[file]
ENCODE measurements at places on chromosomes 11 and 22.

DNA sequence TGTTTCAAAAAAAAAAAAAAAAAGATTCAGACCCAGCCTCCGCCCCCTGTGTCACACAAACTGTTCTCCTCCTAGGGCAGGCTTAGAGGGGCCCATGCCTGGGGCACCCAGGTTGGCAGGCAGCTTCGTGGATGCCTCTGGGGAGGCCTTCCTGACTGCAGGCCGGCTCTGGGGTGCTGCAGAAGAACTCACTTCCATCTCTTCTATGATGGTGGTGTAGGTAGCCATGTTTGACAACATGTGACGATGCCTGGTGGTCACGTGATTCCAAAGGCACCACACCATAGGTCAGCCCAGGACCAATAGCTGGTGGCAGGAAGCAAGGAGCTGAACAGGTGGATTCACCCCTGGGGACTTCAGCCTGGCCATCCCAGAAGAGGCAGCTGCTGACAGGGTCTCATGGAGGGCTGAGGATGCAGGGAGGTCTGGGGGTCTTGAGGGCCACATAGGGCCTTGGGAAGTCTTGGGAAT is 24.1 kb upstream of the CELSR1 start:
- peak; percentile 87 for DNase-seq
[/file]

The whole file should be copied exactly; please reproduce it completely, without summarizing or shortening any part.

ENCODE measurements at places on chromosomes 11 and 22.

DNA sequence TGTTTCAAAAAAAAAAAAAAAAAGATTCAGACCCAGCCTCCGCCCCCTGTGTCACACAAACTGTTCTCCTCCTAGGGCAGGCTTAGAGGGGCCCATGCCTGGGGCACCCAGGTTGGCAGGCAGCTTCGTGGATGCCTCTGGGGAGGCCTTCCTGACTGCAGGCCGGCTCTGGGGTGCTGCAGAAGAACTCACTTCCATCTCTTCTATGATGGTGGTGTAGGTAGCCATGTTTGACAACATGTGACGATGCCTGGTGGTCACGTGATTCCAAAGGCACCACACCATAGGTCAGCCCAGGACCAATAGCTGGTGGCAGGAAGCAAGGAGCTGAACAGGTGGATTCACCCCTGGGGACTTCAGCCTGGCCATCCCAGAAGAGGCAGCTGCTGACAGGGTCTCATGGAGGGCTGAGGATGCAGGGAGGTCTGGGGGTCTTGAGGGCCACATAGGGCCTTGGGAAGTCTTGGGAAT is 24.1 kb upstream of the CELSR1 start:
- peak; percentile 87 for DNase-seq